Source: Office of Chinese Economic Area, Market Access & Compliance International Trade Administration, U.S. Department of Commerce
The CCC safety license requirement by the government of China requires manufacturers to obtain the China Compulsory Certification (CCC) mark before exporting to or selling products covered in the CCC catalogue in the China market. The system, implemented on May 1, 2002 and made fully effective on May 1, 2003, impacts many U.S. exporters, across a wide range of manufacturing sectors. Products not meeting CCC requirements may be held at the border by Chinese Customs and will be subject to other penalties.
ALERT: New product categories have been added to the CCC catalogue. Review the Product Scope, and confirm current list with CNCA.
CCC Mark Product Scope - a detailed line-by-line list of which products are included on the CCC catalogue.
The application process for the CCC mark:
1. can take sixty to ninety days or longer;
2. requires testing at accredited laboratories in China;
3. generally does not permit self certification or third-party testing results;
4. requires submission of numerous technical documents;
5. requires submission of a product sample to a Chinese testing laboratory;
6. requires a factory inspection by Chinese officials at the applicant's expense;
7. requires follow-up inspections every twelve to eighteen months; and
8. can cost several thousand dollars.
The CCC Mark is administered by the Chinese government agency Certification and Accreditation Administration (CNCA). The China Quality Certification Center (CQC) is designated by CNCA to process CCC mark applications.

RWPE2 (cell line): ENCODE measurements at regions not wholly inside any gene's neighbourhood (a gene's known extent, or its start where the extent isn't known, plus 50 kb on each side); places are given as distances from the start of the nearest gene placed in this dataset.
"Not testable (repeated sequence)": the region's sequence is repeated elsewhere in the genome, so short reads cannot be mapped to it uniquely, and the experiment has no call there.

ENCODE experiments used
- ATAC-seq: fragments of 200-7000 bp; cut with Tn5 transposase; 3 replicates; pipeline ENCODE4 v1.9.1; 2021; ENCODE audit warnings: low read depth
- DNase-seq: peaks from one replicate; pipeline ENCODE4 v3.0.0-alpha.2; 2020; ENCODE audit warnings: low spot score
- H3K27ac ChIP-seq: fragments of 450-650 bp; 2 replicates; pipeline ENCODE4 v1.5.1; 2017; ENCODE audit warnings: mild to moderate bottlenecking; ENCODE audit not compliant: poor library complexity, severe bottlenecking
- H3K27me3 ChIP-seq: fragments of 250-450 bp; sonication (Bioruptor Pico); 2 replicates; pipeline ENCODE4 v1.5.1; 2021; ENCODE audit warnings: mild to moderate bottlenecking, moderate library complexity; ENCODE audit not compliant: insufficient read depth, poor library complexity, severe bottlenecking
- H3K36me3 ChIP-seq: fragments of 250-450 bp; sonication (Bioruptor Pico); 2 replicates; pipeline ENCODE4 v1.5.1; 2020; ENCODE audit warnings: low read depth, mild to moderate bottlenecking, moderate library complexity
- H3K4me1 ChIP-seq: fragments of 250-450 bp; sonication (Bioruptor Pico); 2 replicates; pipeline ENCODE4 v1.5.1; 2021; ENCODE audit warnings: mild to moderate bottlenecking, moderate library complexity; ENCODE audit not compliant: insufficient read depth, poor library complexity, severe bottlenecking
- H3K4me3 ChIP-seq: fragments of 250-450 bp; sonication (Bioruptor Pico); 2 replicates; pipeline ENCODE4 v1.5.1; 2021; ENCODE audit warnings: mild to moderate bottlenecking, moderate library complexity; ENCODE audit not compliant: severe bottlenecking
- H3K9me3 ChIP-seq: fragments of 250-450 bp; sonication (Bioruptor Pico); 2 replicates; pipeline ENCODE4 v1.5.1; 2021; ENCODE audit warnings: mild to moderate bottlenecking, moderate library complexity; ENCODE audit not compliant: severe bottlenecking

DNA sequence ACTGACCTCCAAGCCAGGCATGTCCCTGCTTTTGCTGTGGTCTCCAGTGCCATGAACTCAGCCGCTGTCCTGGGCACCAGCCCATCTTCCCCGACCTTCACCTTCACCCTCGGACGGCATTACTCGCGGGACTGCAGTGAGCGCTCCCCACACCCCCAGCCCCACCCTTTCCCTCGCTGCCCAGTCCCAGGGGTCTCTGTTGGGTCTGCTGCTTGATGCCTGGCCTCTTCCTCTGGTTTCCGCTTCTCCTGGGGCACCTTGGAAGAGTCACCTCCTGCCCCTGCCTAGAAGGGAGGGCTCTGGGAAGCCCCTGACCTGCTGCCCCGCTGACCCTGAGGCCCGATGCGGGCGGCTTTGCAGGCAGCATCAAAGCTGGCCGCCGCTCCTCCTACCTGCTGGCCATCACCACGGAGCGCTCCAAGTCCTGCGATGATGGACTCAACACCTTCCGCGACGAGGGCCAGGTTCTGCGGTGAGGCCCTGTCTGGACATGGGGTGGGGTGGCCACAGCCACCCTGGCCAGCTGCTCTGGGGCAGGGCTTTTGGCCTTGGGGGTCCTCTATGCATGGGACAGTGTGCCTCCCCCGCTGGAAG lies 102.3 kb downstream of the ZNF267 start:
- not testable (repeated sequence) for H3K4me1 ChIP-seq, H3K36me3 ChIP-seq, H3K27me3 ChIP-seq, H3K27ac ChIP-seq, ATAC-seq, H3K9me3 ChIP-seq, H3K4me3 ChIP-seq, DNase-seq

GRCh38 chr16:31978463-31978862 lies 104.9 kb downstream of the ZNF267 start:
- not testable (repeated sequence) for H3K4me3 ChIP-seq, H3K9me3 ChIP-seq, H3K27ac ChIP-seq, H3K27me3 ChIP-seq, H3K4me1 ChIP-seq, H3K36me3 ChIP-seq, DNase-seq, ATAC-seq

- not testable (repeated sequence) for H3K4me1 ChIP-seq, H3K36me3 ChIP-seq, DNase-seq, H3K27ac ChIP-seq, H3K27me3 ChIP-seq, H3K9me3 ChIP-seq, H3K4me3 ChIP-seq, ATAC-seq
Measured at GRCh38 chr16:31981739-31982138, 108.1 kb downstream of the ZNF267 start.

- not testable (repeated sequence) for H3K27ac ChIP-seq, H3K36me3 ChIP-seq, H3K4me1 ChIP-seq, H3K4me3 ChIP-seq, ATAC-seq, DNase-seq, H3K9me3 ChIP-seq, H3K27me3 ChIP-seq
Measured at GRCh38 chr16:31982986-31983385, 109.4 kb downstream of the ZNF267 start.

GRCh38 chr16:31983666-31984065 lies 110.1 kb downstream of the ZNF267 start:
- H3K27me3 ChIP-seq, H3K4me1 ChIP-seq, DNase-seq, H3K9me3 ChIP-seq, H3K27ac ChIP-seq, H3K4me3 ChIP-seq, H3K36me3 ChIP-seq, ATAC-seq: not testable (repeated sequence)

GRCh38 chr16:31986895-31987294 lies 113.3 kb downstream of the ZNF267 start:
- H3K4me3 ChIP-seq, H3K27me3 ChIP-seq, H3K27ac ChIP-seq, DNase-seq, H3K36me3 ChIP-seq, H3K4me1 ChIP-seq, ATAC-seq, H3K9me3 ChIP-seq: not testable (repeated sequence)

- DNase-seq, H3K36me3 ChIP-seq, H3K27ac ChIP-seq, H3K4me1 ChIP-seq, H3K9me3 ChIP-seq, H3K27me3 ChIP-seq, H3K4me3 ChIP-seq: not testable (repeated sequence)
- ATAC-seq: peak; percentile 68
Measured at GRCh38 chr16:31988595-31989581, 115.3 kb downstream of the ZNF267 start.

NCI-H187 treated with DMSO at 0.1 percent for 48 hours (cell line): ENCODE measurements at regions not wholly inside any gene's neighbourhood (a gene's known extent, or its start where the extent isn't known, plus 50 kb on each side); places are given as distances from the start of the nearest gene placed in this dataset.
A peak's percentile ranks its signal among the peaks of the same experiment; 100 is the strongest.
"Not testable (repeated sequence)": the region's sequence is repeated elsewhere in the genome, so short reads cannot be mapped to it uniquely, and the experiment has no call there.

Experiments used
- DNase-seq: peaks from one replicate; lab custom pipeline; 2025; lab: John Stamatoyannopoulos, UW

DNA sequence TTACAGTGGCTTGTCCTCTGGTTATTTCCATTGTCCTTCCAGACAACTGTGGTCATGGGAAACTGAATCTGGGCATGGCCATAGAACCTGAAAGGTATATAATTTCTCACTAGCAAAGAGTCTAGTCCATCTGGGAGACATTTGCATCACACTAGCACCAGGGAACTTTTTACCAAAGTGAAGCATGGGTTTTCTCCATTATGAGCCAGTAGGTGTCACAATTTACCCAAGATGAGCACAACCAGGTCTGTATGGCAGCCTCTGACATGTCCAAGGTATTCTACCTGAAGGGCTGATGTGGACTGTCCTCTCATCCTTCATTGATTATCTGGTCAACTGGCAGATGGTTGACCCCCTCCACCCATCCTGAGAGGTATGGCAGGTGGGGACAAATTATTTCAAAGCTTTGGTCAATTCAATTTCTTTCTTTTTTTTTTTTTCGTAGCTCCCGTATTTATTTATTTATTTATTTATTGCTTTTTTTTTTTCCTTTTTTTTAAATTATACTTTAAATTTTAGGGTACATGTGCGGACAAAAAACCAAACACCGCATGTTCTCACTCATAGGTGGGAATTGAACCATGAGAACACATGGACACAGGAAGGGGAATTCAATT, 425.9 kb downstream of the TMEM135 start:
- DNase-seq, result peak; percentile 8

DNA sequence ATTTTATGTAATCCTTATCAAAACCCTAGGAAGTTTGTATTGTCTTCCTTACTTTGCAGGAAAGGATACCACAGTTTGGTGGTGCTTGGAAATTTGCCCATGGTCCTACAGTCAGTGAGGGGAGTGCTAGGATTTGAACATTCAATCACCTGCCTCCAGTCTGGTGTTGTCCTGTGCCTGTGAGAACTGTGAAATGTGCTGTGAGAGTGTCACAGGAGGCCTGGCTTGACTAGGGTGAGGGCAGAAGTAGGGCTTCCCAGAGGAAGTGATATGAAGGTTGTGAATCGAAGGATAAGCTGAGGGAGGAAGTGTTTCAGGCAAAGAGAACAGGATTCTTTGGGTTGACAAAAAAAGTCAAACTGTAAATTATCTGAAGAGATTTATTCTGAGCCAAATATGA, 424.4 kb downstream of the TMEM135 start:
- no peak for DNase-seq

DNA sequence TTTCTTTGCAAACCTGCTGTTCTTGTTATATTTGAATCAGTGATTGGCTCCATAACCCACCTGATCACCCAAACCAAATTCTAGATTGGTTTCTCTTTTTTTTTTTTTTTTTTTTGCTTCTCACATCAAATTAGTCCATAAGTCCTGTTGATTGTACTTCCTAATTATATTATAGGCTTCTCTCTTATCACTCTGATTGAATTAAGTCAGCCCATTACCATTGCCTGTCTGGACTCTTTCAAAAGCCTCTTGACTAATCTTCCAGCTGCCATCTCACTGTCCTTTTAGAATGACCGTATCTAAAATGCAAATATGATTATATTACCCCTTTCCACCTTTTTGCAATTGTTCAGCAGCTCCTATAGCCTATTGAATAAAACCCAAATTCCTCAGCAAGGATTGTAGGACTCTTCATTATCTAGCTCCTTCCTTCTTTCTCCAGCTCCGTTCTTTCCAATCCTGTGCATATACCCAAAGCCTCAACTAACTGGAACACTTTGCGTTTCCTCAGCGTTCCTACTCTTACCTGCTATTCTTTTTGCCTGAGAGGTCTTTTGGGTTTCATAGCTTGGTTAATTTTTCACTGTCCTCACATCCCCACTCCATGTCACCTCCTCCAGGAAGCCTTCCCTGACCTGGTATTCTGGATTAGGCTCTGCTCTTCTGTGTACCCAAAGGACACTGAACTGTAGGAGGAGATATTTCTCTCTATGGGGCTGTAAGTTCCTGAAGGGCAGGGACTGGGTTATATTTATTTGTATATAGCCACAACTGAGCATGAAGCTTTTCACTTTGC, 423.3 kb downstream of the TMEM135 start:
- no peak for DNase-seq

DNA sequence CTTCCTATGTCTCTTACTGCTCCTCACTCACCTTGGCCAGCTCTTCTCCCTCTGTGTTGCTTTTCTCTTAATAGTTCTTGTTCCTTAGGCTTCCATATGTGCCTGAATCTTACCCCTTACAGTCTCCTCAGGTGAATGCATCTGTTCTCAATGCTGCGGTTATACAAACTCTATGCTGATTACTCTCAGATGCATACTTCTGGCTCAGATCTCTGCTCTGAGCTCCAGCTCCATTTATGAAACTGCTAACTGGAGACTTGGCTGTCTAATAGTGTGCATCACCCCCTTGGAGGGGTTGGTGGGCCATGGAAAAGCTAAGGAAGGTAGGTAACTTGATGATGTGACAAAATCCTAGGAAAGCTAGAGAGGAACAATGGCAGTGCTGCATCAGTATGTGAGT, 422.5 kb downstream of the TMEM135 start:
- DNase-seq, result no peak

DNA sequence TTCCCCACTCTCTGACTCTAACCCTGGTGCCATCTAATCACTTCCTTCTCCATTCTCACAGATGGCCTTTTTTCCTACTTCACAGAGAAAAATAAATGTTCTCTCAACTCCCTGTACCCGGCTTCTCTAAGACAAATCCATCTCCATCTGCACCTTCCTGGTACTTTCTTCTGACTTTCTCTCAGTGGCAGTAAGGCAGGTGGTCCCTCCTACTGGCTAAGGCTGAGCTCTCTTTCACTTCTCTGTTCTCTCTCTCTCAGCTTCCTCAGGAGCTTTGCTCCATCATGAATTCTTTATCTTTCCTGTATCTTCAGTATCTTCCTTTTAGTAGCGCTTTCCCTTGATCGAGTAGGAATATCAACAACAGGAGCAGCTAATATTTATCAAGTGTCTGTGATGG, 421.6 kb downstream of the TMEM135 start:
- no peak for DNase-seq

Step One: Determine Whether Your Products Require CCC Marking
First, examine CNCA's product catalogue and determine whether your products, or component parts within your finished goods, require CCC marking. The product catalogue is a list, originally divided into 132 broad product categories, of all the products requiring CCC marking.
Step Two: Get the Implementing Regulations
CNCA has published 47 "Implementation Rules for Compulsory Certification." The booklets are available on the Web, in English, at http://www.cnca.gov.cn/20040420/column/227.htm . The booklets outline detailed technical application requirements for each of the product categories.
CNCA's Implementation Rules cite numerous "GB Standards," which are mandatory standards. Information on mandatory standards can be requested from China through the U.S. WTO/TBT National Enquiry Point.
U.S. WTO/TBT National Enquiry Point National Institute of Standards and Technology
100 Bureau Drive, MS-2160 Gaithersburg, MD 20899-2160
Step Three: Consider Your Options for Applying
Some companies use agents or consultants to manage their CCC mark applications. Other companies apply on their own, or rely on their importers or distributors.
Check with your Chinese partners, distributors, or your export managers. They may have experience with the CCC mark and can point you to other resources.
If you elect to use a consultant, several U.S. firms can help you apply and manage your applications for CCC certification. Several firms have indicated to the Commerce Department that they provide such services. The Department of Commerce cannot endorse any individual company. Please note that this is not a comprehensive list.
Step Four: Apply